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Cibulkova tears through Tokyo opener

Wednesday, 20 September 2017 00:00 Published in Sports

TOKYO — Fifth seed Dominika Cibulkova pummelled Spain's Carla Suarez Navarro 6-3, 6-3 on Tuesday to storm into the second round of the Pan Pacific Open.
The Slovakian world number nine produced glimpses of the red-hot form that won her four of her eight career titles last year with some brutal hitting in the Tokyo sunshine.
Cibulkova, who climbed as high as fourth in the women's rankings in 2016, underlined her early dominance by ripping a backhand down the line to take the first set.
It was one-way traffic in the second set too as the 28-year-old from Bratislava broke in the fourth game, before putting Suarez Navarro out of her misery with a thumping forehand on match point after one hour and 24 minutes.
Elsewhere, Caroline Garcia restored a measure of French pride after eighth seed Kristina Mladenovic was humiliated 6-0, 6-0 by China's Wang Qiang in the first round on Monday.
Garcia, seeded ninth, had no such trouble and comfortably overpowered Aliaksandra Sasnovich of Belarus 6-4, 6-3.
Last year's surprise Rio Olympic gold medallist Monica Puig also advanced but had to work to beat Taiwan's Hsieh Su-Wei 2-6, 6-1, 6-1.
The Puerto Rican will face top seed Garbine Muguruza in the last 16. AFP
In other matches, Russia twice got the better of their American rivals, Anastasia Pavlyuchenkova battling past Catherine Bellis 4-6, 6-0, 6-4 and Daria Kasatkina also taking three sets to see off Madison Brengle 3-6, 6-2, 6-4.

Muguruza, Wimbledon champion and newly crowned women's world number one, heads a strong field in Tokyo featuring several top 10 players including Karolina Pliskova, Caroline Wozniacki and Johanna Konta.

Veracruz, Mexico — Martha Gonzalez used to have the soft hands of a homemaker.
But they have grown callused and leathery since she started digging up bodies in search of her son, Alberto, one of Mexico’s tens of thousands of missing people.
Gonzalez lives in Veracruz, in eastern Mexico, a state with an ugly record of corrupt politics and turf wars between drug cartels — a toxic mix that has caused an explosion of violence, leaving the countryside littered with secret graves.
Gonzalez’s son, a policeman, was abducted in 2013 at the age of 25.
Alberto Valenzuela had joined the municipal police force in the town of Ursulo Galvan less than two months before, hoping to save enough for him and his girlfriend to get married.
He and six other officers went on a routine patrol the evening of January 11, 2013, and never came back.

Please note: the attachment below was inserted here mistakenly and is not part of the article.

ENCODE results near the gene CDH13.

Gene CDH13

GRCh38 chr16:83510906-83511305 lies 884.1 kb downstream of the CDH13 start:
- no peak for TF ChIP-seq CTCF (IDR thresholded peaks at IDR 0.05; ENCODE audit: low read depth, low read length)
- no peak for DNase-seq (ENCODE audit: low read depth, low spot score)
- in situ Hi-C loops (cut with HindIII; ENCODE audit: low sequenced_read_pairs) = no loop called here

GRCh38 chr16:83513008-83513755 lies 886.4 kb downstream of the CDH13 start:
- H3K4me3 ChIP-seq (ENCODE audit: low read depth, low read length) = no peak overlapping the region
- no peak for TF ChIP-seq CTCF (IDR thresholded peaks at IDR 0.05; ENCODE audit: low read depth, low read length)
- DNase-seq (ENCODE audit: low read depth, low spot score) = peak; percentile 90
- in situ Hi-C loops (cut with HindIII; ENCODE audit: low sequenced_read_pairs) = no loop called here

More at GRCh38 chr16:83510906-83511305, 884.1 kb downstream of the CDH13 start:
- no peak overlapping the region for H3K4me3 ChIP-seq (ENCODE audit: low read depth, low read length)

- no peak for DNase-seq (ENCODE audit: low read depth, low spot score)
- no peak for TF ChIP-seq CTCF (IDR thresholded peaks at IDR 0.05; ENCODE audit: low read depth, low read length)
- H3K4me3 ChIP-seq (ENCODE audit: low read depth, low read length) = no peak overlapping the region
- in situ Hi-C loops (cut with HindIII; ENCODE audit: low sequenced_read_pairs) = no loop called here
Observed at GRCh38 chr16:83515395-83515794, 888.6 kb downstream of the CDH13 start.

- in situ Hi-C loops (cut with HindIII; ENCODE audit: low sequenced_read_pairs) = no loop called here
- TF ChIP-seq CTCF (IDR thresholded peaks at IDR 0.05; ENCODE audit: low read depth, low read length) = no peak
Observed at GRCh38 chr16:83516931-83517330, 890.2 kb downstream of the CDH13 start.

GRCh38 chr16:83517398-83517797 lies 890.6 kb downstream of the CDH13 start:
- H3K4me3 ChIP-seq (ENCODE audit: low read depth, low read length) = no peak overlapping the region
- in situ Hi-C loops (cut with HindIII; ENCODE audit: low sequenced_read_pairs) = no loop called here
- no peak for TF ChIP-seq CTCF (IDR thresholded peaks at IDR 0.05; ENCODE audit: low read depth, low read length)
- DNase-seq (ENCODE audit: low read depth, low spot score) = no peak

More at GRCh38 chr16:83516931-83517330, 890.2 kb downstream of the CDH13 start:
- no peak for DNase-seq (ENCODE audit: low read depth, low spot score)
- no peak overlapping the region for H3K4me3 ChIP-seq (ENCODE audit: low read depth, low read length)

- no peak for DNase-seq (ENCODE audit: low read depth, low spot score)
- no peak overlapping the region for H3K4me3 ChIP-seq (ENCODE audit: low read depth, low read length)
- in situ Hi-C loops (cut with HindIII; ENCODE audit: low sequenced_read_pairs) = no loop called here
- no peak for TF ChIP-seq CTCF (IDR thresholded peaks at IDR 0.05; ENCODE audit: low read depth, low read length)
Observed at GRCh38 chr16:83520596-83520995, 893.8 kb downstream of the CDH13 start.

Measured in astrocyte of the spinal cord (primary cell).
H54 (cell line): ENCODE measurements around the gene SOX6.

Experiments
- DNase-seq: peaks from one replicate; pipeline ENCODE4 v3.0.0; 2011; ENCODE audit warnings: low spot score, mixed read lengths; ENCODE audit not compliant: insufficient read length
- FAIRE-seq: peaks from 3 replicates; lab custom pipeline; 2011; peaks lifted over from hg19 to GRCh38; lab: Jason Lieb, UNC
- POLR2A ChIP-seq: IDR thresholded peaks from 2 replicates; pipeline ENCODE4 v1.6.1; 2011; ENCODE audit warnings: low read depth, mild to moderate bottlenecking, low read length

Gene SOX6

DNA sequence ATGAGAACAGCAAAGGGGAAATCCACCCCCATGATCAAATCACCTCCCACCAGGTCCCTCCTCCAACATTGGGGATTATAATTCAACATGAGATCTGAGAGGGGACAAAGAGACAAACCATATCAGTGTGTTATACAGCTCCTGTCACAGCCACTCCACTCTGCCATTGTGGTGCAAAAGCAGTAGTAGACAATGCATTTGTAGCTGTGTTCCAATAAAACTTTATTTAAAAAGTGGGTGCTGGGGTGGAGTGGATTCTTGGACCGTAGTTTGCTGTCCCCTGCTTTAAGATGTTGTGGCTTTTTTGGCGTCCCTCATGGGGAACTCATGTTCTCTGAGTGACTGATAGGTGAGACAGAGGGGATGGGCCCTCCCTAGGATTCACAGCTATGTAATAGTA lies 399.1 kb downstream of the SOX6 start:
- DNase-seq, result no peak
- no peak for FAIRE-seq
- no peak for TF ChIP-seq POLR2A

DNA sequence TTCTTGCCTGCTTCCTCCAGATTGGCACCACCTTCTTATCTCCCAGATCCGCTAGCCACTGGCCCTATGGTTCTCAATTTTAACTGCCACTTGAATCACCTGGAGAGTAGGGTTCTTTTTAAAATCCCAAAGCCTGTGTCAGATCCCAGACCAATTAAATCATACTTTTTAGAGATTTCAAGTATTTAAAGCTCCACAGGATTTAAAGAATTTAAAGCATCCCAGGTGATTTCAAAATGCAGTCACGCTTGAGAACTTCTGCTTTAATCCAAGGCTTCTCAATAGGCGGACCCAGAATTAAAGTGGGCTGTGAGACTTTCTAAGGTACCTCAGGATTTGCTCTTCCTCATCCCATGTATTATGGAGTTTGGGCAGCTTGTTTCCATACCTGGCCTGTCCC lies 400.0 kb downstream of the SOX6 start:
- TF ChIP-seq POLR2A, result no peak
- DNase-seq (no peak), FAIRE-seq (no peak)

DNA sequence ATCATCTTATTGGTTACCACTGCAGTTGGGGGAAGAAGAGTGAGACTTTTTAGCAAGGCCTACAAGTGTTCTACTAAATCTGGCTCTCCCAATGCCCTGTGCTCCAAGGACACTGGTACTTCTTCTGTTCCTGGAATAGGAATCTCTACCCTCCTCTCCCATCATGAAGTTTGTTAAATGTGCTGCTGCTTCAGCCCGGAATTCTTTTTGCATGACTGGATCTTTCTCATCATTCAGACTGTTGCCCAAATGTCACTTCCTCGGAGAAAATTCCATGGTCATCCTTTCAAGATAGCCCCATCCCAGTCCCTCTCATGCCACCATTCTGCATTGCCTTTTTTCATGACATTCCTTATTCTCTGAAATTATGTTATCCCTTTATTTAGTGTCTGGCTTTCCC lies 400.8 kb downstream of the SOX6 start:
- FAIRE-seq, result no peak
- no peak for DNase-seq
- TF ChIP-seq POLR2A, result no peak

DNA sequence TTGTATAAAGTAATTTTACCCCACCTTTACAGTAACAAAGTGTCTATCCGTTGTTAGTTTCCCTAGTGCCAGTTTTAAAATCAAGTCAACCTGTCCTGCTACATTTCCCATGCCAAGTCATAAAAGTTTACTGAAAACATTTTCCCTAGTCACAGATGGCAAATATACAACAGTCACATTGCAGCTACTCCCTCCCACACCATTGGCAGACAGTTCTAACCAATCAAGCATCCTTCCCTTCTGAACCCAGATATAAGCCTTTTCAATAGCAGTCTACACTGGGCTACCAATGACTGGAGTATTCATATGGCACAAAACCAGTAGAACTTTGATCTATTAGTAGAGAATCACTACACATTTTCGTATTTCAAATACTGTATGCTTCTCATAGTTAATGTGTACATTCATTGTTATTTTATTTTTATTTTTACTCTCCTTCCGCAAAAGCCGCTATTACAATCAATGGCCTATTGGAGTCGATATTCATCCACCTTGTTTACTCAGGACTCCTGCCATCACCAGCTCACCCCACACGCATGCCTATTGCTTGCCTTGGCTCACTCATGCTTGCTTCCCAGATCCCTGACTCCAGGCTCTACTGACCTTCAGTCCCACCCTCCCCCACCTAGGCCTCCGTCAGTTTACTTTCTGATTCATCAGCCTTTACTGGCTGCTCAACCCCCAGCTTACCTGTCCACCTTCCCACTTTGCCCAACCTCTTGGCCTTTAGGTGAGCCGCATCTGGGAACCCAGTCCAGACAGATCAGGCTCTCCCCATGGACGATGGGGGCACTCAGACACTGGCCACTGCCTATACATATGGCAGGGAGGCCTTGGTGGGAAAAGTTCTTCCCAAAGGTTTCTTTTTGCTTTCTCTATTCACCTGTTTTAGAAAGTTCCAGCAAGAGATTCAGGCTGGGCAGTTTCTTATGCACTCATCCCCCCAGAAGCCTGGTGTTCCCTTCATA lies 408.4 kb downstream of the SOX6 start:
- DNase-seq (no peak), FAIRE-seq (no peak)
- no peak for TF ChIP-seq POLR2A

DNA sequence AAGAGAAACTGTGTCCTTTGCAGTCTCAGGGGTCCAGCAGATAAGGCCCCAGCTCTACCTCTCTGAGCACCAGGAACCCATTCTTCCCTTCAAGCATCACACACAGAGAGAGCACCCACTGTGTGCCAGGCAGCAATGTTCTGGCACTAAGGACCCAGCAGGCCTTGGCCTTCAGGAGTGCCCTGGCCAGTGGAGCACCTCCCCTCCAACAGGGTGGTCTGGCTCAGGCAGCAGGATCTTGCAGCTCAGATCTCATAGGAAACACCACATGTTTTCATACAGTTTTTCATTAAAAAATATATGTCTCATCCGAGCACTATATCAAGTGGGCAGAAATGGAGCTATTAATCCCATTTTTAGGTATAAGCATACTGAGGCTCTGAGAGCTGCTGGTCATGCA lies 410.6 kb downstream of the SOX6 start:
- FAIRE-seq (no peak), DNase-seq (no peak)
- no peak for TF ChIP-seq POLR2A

Locals say they were abducted by state police. But the official investigation went nowhere.
Frustrated, Gonzalez took matters into her own hands.
She and the other officers’ mothers began excavating a series of mass graves discovered in the Santa Fe hills, just outside the port of Veracruz.
They learned how to do the job in the Solecito Collective, a group of 187 people — nearly all women — who search for their missing loved ones in unmarked graves.
“I’ve had to learn to dig and use a machete to search for my son,” said Gonzalez.
At first, she cried every time she found a human bone.
“I had never seen one before,” she told AFP.
“I would cry whenever we found someone’s clothing, women’s combs, taxi drivers’ uniforms — lots of them. But not anymore,” she said. “Now we just think about finding our sons.”
Thousands of bodies
Gonzalez believes her son was abducted on the orders of Arturo Bermudez, the state police chief under former governor Javier Duarte. She doesn’t know why.
Duarte, the governor from 2010 to 2016 for the ruling Institutional Revolutionary Party (PRI), is accused of stealing hundreds of millions of dollars in public funds and presiding over an explosion of violence.
He is now in jail facing corruption charges — as is Bermudez, his alleged accomplice.
But no officials have yet been charged over the 3,600 people who have gone missing in Veracruz since 2006, according to the new government.
Under Duarte, the state became one of the most violent in Mexico, registering more than 4,500 murders.
More than 300 bodies were found in mass graves.
Solecito’s members suspect there are many more.
They learned of the Santa Fe graves last year on Mother’s Day.
Some young men approached them during a protest march and handed over a hand-drawn map to the site.
“Bodies,” it said, next to a cluster of crosses.
‘Like death row’
Basilia Bonastre is one of the founders of Solecito, which started as a WhatsApp chat group for people with missing relatives and became a formal organization in 2014.
She recently found her son’s body, nearly five years after he went missing.
Her son Arturo, a 20-year-old nursing student, was on his way home on December 1, 2012 when he was detained by police.
In all, eight young men were arrested that night in Ciudad Cardel. None was ever seen again.
Bonastre, 49, has just received the results of DNA tests confirming that a skull excavated from the Santa Fe graves is her son’s.
The remains of five others taken that night were also identified.
The news confirmed what Bonastre had long suspected.
Still, she didn’t speak or leave the house for days.